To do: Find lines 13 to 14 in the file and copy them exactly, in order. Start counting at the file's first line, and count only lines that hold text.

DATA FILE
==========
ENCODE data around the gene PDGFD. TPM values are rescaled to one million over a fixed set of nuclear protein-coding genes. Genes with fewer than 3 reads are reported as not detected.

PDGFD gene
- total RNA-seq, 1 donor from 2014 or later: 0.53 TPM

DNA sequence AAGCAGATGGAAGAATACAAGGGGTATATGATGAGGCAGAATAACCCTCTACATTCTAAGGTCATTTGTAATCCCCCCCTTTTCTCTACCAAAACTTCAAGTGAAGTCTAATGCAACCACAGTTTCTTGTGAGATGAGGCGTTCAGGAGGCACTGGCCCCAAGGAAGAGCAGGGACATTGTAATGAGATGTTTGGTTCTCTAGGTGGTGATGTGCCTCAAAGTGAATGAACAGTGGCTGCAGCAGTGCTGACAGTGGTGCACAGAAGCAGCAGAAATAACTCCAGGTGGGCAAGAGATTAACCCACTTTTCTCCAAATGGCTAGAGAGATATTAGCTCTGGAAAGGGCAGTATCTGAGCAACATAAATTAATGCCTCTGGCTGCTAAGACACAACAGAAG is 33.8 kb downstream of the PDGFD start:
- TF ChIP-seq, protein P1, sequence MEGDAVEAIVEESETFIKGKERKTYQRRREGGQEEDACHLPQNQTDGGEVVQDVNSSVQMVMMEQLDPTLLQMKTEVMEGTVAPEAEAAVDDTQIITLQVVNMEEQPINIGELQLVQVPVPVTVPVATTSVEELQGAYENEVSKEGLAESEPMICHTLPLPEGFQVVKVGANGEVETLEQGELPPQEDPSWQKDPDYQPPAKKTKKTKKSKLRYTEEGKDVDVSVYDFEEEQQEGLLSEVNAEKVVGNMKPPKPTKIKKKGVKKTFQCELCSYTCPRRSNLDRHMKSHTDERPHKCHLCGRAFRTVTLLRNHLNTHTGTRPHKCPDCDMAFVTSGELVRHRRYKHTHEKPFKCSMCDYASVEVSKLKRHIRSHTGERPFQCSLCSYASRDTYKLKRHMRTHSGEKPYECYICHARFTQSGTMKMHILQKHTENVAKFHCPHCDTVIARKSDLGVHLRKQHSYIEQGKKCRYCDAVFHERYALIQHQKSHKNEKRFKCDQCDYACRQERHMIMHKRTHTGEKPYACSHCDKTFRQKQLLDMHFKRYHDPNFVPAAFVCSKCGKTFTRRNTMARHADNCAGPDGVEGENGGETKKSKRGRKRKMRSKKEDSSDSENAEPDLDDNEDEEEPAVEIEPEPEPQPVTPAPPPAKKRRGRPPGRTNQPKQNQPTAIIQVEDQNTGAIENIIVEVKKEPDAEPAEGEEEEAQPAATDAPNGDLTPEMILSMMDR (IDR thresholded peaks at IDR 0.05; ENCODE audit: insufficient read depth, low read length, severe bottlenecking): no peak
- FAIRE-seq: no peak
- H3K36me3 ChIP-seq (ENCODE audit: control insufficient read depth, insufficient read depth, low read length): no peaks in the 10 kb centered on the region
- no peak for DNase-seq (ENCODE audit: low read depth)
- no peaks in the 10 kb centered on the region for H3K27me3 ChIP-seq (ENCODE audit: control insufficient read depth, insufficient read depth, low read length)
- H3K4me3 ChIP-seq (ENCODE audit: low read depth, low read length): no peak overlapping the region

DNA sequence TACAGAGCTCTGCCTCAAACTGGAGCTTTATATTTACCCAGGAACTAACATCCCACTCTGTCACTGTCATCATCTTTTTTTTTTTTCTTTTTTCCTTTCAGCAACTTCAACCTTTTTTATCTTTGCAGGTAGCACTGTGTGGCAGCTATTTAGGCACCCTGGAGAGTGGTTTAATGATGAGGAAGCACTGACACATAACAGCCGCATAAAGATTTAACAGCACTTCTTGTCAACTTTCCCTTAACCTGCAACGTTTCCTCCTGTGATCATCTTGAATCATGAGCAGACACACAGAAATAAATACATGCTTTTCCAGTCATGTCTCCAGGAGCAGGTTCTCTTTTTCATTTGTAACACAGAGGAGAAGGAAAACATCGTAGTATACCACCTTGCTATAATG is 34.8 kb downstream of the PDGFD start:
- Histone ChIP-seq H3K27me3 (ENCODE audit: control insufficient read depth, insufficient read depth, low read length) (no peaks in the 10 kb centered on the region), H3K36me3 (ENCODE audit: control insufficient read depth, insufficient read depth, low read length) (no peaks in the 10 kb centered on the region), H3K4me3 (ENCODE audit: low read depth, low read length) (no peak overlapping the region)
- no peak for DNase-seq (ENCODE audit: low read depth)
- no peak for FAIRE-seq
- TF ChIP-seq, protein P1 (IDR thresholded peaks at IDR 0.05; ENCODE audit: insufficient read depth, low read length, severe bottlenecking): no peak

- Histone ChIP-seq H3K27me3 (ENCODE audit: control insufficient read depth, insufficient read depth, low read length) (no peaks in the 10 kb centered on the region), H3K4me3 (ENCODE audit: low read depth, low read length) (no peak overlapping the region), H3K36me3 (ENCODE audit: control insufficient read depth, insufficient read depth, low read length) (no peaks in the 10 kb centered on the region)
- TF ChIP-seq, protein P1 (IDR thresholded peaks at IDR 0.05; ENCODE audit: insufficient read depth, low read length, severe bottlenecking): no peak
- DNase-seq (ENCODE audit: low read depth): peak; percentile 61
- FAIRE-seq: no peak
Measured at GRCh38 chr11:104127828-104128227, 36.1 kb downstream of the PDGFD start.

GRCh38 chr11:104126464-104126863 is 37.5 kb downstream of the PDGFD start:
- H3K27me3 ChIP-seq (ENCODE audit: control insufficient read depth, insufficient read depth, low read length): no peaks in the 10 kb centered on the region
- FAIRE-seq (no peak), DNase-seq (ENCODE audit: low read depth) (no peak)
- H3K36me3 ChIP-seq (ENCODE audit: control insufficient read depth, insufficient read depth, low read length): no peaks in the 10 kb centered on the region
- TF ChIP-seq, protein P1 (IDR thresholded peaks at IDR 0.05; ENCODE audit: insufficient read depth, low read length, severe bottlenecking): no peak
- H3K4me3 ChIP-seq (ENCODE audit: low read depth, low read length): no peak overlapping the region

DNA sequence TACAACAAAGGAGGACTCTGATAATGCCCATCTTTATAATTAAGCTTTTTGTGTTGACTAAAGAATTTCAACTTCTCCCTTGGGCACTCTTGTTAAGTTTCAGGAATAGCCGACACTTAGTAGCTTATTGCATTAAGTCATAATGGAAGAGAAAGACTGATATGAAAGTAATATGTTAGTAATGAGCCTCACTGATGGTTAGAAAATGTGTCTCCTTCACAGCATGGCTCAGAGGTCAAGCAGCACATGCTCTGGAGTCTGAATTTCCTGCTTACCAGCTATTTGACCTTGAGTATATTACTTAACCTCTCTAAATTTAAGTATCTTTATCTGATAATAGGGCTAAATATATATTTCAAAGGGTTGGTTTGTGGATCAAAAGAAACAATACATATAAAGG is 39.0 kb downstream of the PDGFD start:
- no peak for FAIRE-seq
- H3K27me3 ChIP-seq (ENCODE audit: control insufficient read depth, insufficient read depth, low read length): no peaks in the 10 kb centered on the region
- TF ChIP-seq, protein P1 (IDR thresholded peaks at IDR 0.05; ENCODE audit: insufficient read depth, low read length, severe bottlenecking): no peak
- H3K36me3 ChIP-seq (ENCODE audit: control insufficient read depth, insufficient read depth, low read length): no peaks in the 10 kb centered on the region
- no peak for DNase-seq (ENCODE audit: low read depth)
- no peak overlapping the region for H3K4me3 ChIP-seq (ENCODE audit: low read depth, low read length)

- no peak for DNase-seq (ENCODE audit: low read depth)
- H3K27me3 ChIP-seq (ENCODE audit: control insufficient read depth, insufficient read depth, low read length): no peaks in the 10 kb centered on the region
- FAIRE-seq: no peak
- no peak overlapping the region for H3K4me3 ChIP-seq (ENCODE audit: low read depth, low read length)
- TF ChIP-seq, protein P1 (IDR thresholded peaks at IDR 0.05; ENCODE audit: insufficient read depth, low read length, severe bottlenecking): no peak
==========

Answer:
- no peak for DNase-seq (ENCODE audit: low read depth)
- no peak for FAIRE-seq